In return, the impact of this tax increase will be felt by pension funds, charities and colleges that depend on investment partnership structures in order to meet savings goals. Small businesses would also be badly affected, as investment money available from these partnerships dries up.

The better policy would be preserving the base of the capital gains tax to promote investment by maintaining current law (or reducing taxes on all capital gains). Multiple layers of taxation under our tax code mean that there is little rationale for taxing income derived from a capital gain, as investment in capital is derived from income which has already been taxed at the individual level prior to reinvestment in the economy. Double taxation discourages savings, suppresses productivity, and discourages investment. It acts as a barrier to job creation, wage growth, and economic growth.

America’s capital gains taxes are already among the highest in the world.  The top rate has increased from 15 percent to 23.8 percent in the last 8 years alone. A study by Ernst and Young placed the top U.S. integrated rate at 56.3 percent after accounting for the corporate tax, federal and state capital gains taxes, and the Obamacare net investment income tax - far in excess of the average integrated rate of other OECD nations and the five BRICS countries which sits at just 40.3 percent.

The Republican tax reform framework is strongly pro-growth and will turbocharge the economy. Lawmakers should be sure not to undermine the framework through pay-fors that hinder economic growth.

Photo Credit: Madeleine Tsol


KEY VOTE: ATR Urges House Passage of Senate Passed H.Con.Res. 71, the FY 2018 Budget Resolution

Share on Facebook
Tweet this Story
Pin this Image

Posted by Alexander Hendrie on Tuesday, October 24th, 2017, 2:36 PM PERMALINK

The budget resolution is the vehicle to pass tax reform. Support for the budget equals support for tax reform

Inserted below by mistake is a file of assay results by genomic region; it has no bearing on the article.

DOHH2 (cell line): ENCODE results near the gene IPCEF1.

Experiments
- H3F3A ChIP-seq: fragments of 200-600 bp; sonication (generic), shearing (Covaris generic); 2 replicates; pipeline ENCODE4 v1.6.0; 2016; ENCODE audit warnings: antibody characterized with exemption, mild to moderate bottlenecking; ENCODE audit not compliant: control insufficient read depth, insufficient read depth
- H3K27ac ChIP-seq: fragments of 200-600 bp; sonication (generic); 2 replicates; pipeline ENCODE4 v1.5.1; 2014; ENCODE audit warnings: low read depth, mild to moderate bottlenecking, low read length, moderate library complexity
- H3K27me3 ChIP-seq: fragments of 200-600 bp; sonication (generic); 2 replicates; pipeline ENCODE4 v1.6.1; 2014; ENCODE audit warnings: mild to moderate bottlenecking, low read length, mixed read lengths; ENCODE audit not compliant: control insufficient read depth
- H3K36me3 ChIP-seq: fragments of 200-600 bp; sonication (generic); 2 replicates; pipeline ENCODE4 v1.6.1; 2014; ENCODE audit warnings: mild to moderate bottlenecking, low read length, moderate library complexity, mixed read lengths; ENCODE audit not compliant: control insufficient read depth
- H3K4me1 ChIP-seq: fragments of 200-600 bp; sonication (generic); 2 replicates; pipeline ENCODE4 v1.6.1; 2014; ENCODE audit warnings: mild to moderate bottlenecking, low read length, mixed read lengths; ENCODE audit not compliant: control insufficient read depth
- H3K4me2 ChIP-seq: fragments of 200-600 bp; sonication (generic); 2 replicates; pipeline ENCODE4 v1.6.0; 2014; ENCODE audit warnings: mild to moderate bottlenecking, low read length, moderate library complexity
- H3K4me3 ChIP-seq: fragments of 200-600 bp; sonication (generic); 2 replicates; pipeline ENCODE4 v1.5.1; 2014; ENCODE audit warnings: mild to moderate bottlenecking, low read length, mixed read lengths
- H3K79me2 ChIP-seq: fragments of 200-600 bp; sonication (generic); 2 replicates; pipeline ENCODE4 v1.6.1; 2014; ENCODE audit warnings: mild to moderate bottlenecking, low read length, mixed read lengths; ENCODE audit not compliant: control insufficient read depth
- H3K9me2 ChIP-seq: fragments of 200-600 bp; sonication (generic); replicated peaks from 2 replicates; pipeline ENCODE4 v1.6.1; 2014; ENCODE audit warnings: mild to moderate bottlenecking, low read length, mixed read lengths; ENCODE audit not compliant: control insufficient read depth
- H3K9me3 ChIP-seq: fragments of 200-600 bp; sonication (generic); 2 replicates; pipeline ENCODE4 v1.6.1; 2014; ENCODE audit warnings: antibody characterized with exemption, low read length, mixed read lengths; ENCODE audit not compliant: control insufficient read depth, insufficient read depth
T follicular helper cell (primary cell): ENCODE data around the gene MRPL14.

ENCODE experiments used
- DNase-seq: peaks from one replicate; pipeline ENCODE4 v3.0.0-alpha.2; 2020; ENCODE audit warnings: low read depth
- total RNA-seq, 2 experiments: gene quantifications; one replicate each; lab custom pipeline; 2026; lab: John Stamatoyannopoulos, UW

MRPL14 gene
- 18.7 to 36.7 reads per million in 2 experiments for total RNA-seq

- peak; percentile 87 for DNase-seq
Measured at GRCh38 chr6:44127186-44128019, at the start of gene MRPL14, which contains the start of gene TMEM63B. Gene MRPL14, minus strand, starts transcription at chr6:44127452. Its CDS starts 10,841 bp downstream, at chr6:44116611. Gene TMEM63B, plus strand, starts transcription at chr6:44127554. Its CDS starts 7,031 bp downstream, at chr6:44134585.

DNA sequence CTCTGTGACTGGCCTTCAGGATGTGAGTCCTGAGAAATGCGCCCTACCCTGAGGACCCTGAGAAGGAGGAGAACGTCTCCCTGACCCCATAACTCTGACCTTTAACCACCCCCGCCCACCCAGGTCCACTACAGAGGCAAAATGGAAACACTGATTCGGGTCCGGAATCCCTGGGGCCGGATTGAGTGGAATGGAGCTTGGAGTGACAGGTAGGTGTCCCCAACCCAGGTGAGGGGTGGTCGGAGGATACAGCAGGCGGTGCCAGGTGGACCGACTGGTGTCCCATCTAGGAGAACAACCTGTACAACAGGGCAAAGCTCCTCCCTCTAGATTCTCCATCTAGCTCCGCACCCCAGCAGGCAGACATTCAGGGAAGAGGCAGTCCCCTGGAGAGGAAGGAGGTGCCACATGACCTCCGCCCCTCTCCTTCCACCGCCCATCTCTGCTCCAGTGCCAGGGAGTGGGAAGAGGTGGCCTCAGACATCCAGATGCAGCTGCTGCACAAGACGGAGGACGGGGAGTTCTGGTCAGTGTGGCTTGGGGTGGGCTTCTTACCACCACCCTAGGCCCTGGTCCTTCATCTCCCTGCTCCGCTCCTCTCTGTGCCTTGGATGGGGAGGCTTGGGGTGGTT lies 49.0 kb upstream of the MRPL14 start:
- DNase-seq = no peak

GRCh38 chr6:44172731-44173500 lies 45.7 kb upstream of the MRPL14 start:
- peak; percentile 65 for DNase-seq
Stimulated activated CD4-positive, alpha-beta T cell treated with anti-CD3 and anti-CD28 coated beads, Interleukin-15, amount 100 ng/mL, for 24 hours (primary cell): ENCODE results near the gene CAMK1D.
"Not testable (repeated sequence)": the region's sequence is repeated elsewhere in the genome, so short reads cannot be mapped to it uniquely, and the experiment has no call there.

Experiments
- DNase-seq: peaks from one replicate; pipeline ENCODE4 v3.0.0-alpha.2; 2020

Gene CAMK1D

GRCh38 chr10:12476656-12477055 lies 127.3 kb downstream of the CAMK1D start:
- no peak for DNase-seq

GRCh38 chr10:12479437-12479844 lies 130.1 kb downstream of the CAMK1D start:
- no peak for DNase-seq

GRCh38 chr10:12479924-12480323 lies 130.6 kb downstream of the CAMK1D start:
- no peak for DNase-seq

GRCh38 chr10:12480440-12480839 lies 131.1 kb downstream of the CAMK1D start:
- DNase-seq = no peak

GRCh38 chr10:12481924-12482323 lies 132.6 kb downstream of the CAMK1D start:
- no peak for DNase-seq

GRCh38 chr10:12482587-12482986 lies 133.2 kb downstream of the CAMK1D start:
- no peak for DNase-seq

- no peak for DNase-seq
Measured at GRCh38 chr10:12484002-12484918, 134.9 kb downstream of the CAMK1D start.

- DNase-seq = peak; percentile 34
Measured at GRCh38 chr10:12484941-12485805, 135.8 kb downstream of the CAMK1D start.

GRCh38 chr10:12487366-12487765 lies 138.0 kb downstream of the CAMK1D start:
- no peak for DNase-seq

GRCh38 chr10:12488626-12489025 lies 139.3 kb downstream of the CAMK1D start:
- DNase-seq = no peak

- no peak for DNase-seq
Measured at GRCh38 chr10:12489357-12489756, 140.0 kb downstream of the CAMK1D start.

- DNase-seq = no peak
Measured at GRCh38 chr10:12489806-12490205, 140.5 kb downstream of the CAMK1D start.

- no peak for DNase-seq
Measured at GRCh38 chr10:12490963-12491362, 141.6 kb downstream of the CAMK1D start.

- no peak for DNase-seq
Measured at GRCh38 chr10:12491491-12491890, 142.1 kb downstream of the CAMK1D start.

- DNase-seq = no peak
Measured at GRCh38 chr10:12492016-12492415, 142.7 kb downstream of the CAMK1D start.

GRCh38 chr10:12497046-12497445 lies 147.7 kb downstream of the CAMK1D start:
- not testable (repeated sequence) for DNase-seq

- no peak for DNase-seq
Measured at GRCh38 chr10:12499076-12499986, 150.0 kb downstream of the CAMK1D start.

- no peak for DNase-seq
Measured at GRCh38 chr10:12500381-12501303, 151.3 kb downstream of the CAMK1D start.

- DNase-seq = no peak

ATR urges a YES vote on the Senate Amendment to H. Con. Res. 71

 
"The Republican tax reform plan will turbo-charge the economy, create millions of new jobs and make America the best place in the world to invest, build and create," said Grover Norquist, president of Americans for Tax Reform. "The first step toward passing this tax reform plan is for congress to pass a budget resolution that unlocks reform."
 

It is imperative that the Trump tax reform plan is signed into law in 2017. The first step toward achieving this goal must be passage of a budget resolution. 

Without a budget resolution, Congress is unable to move forward with tax reform as almost every Senate Democrat has already ruled out supporting Trump's tax reform plan. The only path forward is through budget reconciliation which avoids a Senate filibuster before moving to a regular order process that involves Committees of jurisdiction drafting legislative text.

Support for this budget resolution should be viewed as support for the Trump tax reform plan. Opposition to the budget resolution equals opposition to tax reform.

All Members of Congress should vote YES on the Senate Amendment to H. Con. Res. 71, the FY2018 Budget Resolution.

The Trump Tax Reform Framework proposes tax cuts and simplification for individuals and businesses: